There is a certain lasciviousness spilling throughout the liner notes, a charge to understand the fire which infused Debussy's music which has touched The Art of Noise as well. You get the feeling that this was a reunion prompted not by greed or desire to recapture the past (Dudley has been busy since '87 scoring films and finally won an Oscar for her work on The Full Monty in 1997). This is The Art of Noise looking to the future with "the heart of the nineteenth century on a twentieth century sleeve with a twenty-first century gleam in the eye." Their reworking of the present to make way for the future has moved beyond strict sampling to the collation of musical ideas and memes to craft something grander. Sure, they use just enough of a house beat on a few tracks and a brief flirtation with drum 'n' bass to tie them to the current "electronica" vogue, and the inclusion of Rakim on "Metaforce" might smack of an attempt to gain cred with the hip hop community, but this is The Art of Noise, for crissakes! It is a fine line between indulgent wankery and striking out on a new path. John Hurt (the celebrity voice) reminds us that Debussy was "the revolutionary who started 20th century music on its way." Who's to say that The Art of Noise isn't doing the same for 21st century music? This is Heraclitus' river: you can't go back and you can't stay in the same place, you can only go forward. You can only build on what has passed prior, you can only be pushed onward by the weight and tide behind you.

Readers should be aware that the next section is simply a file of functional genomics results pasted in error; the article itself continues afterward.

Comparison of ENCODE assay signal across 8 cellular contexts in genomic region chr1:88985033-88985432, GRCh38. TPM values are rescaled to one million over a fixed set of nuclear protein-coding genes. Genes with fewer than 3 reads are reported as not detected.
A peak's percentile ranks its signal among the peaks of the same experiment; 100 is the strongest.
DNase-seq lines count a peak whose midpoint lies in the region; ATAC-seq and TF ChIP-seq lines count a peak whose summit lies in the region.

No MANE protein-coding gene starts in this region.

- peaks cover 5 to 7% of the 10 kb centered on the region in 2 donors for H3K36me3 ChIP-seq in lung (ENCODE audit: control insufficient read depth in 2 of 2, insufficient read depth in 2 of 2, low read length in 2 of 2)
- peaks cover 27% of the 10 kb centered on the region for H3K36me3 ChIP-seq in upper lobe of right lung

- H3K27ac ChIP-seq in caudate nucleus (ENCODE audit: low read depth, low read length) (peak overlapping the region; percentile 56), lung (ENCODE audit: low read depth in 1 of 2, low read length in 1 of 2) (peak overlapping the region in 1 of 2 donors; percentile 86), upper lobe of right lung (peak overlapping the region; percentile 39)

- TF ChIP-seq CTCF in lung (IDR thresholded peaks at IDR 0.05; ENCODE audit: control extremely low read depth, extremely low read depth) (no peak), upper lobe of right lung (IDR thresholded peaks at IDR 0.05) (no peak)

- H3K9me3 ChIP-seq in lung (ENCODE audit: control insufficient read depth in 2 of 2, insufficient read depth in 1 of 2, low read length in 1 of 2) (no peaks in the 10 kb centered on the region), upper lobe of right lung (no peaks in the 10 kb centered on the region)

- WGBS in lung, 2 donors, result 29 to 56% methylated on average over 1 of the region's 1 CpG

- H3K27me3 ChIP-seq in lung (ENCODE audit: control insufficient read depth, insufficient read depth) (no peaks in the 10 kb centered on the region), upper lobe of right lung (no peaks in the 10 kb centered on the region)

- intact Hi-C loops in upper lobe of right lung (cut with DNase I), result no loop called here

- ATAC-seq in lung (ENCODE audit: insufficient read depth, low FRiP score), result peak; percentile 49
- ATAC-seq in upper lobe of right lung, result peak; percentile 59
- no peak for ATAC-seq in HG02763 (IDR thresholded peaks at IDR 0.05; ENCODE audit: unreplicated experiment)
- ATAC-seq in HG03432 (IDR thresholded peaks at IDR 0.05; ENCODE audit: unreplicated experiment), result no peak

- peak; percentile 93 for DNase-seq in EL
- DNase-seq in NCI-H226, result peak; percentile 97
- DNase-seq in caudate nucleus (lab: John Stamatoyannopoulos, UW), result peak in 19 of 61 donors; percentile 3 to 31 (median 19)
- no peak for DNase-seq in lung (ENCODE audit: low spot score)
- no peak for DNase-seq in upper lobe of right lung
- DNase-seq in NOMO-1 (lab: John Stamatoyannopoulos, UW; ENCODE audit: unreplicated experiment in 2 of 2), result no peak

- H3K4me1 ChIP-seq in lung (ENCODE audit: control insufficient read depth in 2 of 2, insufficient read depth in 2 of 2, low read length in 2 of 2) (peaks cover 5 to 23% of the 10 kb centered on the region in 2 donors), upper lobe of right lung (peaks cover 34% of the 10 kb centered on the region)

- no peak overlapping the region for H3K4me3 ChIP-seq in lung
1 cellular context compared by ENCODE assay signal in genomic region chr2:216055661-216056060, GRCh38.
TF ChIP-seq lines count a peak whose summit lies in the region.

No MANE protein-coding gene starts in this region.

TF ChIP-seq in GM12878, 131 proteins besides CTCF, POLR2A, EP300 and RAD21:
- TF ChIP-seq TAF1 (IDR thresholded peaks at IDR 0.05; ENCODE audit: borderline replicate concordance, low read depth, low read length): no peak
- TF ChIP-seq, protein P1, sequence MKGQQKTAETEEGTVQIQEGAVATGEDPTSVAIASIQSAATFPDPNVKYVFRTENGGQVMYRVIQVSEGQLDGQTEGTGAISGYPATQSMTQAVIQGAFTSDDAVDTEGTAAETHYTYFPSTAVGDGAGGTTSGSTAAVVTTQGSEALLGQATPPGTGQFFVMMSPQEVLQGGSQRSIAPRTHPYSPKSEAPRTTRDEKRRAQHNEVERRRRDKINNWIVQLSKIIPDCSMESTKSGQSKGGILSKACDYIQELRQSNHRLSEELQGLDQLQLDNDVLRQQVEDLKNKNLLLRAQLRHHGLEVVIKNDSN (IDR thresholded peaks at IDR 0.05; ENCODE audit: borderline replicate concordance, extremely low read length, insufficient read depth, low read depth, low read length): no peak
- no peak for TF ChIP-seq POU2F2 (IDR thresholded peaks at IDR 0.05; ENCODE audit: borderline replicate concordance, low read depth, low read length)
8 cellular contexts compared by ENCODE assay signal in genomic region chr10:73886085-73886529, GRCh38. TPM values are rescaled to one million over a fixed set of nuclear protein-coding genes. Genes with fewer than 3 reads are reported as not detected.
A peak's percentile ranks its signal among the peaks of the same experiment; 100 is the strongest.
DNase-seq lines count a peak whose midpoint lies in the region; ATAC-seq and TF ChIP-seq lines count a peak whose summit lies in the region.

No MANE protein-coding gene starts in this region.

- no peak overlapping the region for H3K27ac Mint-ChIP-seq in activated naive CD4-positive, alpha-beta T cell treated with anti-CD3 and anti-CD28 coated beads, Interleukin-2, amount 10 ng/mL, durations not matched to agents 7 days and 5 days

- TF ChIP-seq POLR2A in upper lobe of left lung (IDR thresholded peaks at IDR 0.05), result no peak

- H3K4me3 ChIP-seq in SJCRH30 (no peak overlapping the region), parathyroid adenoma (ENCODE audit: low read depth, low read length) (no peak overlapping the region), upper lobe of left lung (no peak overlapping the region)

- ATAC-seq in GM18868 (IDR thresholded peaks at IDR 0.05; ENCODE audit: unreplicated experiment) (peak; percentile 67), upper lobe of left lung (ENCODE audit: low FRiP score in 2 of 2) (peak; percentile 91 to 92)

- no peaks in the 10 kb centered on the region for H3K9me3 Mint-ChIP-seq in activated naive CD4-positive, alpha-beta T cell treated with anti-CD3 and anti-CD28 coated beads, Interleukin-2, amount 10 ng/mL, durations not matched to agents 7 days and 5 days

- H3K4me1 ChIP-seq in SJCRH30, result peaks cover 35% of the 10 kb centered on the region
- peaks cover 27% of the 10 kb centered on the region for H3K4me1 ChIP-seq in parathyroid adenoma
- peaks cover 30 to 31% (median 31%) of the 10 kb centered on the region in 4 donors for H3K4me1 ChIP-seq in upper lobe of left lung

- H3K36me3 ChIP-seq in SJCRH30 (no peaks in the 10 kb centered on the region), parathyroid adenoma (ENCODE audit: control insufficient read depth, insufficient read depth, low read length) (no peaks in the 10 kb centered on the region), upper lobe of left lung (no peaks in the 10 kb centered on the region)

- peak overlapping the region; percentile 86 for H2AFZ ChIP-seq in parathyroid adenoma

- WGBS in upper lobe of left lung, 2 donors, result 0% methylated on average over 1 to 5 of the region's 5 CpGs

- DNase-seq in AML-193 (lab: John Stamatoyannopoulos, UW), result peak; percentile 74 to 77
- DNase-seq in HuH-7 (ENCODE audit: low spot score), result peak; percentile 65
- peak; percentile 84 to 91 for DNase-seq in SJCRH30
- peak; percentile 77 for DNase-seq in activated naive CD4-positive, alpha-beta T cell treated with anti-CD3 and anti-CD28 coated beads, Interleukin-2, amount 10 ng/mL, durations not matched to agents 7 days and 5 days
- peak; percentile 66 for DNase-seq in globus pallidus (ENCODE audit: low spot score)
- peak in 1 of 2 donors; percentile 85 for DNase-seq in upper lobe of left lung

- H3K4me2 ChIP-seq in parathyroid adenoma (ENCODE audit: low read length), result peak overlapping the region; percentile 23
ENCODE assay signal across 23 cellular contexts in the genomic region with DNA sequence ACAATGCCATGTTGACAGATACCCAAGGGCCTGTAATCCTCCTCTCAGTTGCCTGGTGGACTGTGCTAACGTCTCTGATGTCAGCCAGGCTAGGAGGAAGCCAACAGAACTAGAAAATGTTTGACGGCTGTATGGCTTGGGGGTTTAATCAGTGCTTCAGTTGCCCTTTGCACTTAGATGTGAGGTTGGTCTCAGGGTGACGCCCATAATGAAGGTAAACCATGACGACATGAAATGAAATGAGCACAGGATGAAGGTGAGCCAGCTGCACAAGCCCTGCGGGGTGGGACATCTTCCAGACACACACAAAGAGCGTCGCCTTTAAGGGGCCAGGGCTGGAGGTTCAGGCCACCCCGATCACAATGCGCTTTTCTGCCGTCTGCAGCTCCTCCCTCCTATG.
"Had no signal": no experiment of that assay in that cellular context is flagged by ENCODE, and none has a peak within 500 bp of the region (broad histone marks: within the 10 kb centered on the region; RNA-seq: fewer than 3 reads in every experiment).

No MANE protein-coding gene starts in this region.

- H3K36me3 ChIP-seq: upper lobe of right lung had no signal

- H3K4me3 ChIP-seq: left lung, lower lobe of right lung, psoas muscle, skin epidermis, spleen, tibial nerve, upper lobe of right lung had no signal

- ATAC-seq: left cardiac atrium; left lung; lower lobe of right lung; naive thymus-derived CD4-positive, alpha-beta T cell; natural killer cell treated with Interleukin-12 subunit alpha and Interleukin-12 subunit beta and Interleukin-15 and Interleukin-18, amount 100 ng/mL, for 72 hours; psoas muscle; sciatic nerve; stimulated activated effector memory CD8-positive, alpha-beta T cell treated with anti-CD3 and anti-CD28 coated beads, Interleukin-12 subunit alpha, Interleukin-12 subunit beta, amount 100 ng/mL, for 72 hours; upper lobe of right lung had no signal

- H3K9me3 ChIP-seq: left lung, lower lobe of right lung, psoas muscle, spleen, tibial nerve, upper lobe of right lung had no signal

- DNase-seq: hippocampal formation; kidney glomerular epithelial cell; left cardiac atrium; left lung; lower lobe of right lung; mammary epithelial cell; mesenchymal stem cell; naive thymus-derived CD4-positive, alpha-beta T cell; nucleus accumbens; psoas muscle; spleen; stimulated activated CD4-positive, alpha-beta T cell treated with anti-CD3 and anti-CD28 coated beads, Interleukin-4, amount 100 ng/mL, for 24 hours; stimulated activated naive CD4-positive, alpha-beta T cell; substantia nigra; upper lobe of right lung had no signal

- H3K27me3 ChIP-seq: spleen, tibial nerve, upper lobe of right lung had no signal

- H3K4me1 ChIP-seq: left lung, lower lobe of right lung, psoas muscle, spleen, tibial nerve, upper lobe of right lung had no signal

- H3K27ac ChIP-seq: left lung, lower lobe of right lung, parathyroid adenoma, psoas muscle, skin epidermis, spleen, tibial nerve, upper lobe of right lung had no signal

Birth of a Giant
First World Music
Every blue moon or so an album comes around that makes you realize
just how much you've pigeonholed your own musical tastes. You think
you've grown beyond genre labeling for your preferences and are
almost able to say with a straight face, "Oh, I don't know. I like
everything." But that ignores the fact that, in your own head, you've
got your favorites. I bought Bill Rieflin's Birth of a Giant
because I know his work from Ministry (especially the salad days of
Land of Rape and Honey and Psalm 69). I'm really enjoying Birth
of a Giant because it doesn't sound anything like Ministry.